“I don’t perceive any altercation in the wake of United Nations Mission in Liberia (UNMIL) drawdown prior to the holding of 2017 presidential and legislative elections,” Defense Minister J. Brownie Samukai has said. “I know there will be challenges in the national security sector due to budgetary constraints, but there is no tangible reason to keep UNMIL perpetually as the country’s security forces are now to fill in the gap.”
Minister Samukai gave the assurance on Friday when he appeared on the ELBC Super Morning Show, where he discussed a number of wide range national issues highlighting the country’s security concern.
He however said the presence of UNMIL couldn’t stop anything negative happening with internal threats. “Get away from the age-old dependency syndrome with UNMIL presence; let us train and have confidence in our own security forces by directing our priority instead of depending on UNMIL to do all for us,” Samukai warned.
According to him, Liberia security is not 100 percent prepared, but adequately prepared to take over responsibility for the nation’s security after UNMIL’s mandate ends by June this year.
“Even with the full presence of UNMIL here, there were deaths of people under mysterious circumstances, there were thefts, and all sort of crimes committed, but thanks to the quick response from officers of the Liberian National Police (LNP), who have equally been trained in the wake of rising tide of Al-Qaeda that poses threats because of the proximity to our country from where they now operate in the sub-region,” Samukai declared.
It may be recalled that unidentified gunmen recently killed at least 21 people at a beach resort in Grand Bassam, Ivory Coast. Grand Bassam is 25 miles east of the Ivorian capital, Abidjan; less than 50 miles from the country’s coastal border with Ghana; and over 250 miles from the Liberian border on the other side.
Ivory Coast was seen as a model of stability in West Africa until a civil war erupted in 2002, which pitted the mainly Muslim north against the largely Christian south. Since then, peace deals have alternated with renewed violence.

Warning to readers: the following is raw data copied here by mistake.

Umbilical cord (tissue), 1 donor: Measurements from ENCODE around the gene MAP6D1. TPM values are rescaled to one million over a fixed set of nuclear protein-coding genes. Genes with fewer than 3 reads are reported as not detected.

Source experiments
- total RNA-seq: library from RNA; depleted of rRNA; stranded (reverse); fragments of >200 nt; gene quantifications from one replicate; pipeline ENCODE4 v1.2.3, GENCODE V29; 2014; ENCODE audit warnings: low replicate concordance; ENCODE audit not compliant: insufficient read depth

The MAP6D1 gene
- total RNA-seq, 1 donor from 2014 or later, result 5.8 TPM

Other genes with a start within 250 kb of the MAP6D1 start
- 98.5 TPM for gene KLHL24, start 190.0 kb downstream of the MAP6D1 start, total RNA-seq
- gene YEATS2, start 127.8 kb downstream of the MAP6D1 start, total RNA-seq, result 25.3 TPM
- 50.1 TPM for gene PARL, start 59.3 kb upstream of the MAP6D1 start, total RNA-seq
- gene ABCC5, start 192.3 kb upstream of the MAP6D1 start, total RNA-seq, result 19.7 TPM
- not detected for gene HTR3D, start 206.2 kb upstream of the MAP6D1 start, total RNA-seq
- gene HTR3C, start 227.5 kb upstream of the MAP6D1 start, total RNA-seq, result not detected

With that latest development in neighboring La Cote d’Ivoire, Minister Samukai said, “Liberia needs to take her security to the next level with appropriate budgetary support,” and that, “our military is ready to take over responsibility.”
He said the more than 2,000 strong military personnel have been undergoing various types of trainings including counter-insurgence, anti-terrorism, among others, in preparation for the UNMIL drawdown.
“From our side, we believe that the roles and responsibilities that we have are easily executable because we have been doing the preparedness a little over a year and a half,” Samukai said.
“We are at the point where all of our forces, all of the 2,000-plus personnel of the Armed Forces of Liberia (AFL) have been going through different kinds of training, operations, different kinds of scenarios exercises, including our participation in the United Nations Multidimensional Integrated Stabilization Mission in Mali (MINUSMA). So, we are very confident in the competence of the AFL,” he assured.
Samukai said the military graduated about 154 additional personnel recently after they completed their advanced individual training (AIT) to prepare the army for the different roles and responsibilities they would play as a result of the drawdown of UNMIL.
“With our military capabilities, we recently deployed just a platoon of our soldiers along the Liberia/Ivorian border in the Southeast, particularly in the forest of Grand Gedeh, who arrested 10 Ivoirians and 11 Burkinabes that illegally entered Liberian soil and planted cash crops, which our soldiers have uprooted,” Minister Samukai disclosed.
Those arrested, according to Samukai, had extended their journey into the country by 5km and had planted Cocoa on the Liberian soil, which could last them for the next generations to come.
“Though the situation has been brought under control, we turned those arrested to authorities of the Bureau of Immigration for Naturalization (BIN) which is expected, along with the locals, to do proper vetting and investigation of those reportedly involved.
Samukai denied that the trust factor in the presence of the international community implies that the Liberian military is incapable of maintaining the nation’s security on its own.
Though Minister Samukai made an open declaration to support the presidential bid of Vice President Joseph Nyuma Boakai, he said, “The military has no influential part to play in the electoral process, adding, “The military simply has unique capabilities in terms of logistics and transportation and the facilitation of individuals from one point to the other.
“The military cannot and will not be able to influence the outcome or the process of the elections that will be held in 2017. So, the preparedness of the military is simply to suggest its capacity to manage the security situation, come 2017 along the border and the frontiers of our country.”
In that respect, the defense minister said the military is already playing a more positive role through its contribution to the reconstruction of the country where its engineering company is now involved with civil works such as reconditioning of roads and bridges.
It has been suggested that about US$100 million would be needed to get the Liberian security sector ready to take over from UNMIL, which has been in the country since September 2003, to monitor a cease-fire agreement between belligerent forces. This followed the resignation of President Charles Taylor and the conclusion of the second Liberian civil war.